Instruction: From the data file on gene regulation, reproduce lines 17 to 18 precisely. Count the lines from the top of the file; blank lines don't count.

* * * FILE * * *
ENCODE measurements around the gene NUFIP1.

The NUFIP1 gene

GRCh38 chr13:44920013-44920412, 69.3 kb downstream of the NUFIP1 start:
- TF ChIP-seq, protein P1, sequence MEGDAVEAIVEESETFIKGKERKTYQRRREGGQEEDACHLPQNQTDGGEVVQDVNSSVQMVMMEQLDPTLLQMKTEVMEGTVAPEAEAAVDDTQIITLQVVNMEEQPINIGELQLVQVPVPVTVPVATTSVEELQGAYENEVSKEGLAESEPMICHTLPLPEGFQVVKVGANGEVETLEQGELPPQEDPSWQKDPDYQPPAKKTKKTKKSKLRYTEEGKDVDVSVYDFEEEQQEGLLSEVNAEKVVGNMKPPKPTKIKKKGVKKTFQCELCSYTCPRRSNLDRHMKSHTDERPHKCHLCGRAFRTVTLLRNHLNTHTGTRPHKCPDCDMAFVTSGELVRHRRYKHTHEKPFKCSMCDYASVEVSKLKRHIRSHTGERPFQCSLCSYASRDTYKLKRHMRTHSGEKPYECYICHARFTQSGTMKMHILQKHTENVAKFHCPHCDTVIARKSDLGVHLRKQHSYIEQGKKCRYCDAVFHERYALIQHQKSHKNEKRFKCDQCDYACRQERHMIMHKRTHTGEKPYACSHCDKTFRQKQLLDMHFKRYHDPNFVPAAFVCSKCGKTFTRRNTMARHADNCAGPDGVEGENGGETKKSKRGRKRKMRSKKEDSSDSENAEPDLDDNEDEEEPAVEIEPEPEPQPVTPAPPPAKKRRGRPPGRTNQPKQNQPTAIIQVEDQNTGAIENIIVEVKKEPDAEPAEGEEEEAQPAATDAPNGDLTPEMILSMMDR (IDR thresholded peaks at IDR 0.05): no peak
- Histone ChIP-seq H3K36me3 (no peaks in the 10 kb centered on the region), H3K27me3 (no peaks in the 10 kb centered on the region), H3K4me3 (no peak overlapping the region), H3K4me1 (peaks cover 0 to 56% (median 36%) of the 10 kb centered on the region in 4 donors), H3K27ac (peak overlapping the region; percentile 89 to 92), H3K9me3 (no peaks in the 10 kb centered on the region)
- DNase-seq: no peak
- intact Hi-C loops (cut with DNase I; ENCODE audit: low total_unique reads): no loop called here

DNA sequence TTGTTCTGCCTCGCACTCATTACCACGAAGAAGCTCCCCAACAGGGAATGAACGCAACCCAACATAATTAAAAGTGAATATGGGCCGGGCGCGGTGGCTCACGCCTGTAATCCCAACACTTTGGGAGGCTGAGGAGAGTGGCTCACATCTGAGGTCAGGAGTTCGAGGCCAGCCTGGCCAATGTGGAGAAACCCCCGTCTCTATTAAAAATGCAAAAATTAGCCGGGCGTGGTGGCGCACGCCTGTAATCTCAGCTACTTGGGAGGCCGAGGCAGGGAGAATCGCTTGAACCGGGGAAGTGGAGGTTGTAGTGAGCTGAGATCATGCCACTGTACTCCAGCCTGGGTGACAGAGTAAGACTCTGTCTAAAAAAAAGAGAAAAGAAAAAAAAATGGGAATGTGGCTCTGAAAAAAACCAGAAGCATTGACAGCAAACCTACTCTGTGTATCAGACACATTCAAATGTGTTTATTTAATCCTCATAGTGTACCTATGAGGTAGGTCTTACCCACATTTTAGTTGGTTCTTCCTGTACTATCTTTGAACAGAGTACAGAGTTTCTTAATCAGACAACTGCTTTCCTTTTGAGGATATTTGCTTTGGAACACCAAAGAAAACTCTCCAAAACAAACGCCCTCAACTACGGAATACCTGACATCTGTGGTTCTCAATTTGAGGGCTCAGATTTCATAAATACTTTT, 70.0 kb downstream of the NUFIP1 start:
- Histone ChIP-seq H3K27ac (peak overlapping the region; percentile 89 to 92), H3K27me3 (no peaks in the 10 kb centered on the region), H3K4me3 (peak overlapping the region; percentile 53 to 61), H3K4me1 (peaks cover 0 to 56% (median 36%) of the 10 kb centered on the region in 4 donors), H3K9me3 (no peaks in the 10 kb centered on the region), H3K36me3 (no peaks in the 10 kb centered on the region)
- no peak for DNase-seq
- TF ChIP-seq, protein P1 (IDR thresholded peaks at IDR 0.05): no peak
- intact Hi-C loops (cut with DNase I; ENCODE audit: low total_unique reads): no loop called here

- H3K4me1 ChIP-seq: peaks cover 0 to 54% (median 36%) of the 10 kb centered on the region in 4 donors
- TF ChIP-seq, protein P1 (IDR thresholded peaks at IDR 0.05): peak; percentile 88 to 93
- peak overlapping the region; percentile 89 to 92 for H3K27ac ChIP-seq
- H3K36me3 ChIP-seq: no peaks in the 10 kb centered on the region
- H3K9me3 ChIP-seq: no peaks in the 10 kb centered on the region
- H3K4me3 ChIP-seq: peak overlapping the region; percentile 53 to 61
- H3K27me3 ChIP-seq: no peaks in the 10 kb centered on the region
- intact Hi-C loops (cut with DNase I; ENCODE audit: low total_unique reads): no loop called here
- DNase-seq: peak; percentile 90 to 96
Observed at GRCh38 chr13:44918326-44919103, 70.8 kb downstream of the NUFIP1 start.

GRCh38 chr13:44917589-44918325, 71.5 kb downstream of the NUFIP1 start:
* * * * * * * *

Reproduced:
- H3K9me3 ChIP-seq: no peaks in the 10 kb centered on the region
- H3K4me3 ChIP-seq: peak overlapping the region; percentile 53 to 61